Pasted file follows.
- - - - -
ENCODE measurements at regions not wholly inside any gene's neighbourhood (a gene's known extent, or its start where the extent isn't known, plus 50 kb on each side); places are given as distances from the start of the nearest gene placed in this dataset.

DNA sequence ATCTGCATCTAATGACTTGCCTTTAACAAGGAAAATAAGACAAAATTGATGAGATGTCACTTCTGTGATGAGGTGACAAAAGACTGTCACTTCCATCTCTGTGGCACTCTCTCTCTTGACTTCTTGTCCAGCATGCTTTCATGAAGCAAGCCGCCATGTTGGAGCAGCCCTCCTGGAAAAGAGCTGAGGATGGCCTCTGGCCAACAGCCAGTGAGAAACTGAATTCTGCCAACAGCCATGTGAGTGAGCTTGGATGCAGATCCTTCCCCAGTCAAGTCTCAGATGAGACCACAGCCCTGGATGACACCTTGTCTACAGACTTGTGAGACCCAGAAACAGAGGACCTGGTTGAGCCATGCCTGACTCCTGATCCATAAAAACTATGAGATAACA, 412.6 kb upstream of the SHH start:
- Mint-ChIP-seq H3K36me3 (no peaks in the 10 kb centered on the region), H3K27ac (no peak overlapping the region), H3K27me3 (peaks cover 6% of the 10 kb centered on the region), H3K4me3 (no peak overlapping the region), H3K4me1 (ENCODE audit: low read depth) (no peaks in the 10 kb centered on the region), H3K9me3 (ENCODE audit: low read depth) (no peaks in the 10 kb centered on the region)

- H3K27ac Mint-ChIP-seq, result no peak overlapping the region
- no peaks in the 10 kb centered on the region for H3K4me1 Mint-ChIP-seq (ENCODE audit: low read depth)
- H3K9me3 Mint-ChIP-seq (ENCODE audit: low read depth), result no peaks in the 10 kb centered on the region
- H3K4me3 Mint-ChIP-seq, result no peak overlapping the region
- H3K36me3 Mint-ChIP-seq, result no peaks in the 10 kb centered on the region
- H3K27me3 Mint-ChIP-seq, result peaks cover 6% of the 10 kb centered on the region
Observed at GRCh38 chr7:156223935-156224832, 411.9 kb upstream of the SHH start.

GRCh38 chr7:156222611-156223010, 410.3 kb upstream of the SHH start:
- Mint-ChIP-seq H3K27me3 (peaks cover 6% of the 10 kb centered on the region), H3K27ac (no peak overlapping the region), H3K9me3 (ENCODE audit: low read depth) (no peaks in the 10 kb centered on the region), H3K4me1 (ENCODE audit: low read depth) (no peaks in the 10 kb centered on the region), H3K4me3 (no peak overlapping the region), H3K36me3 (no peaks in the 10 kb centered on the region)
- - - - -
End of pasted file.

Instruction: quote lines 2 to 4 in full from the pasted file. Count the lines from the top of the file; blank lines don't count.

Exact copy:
DNA sequence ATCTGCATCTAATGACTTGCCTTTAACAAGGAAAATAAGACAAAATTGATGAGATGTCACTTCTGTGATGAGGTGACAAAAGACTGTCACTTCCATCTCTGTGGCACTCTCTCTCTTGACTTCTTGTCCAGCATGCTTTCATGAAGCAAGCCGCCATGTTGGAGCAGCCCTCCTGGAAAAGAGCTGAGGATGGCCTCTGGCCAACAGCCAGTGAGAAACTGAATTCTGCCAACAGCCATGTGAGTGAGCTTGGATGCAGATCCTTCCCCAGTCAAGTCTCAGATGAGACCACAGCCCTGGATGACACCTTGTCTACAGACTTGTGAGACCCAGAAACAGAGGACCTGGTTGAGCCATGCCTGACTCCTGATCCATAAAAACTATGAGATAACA, 412.6 kb upstream of the SHH start:
- Mint-ChIP-seq H3K36me3 (no peaks in the 10 kb centered on the region), H3K27ac (no peak overlapping the region), H3K27me3 (peaks cover 6% of the 10 kb centered on the region), H3K4me3 (no peak overlapping the region), H3K4me1 (ENCODE audit: low read depth) (no peaks in the 10 kb centered on the region), H3K9me3 (ENCODE audit: low read depth) (no peaks in the 10 kb centered on the region)

- H3K27ac Mint-ChIP-seq, result no peak overlapping the region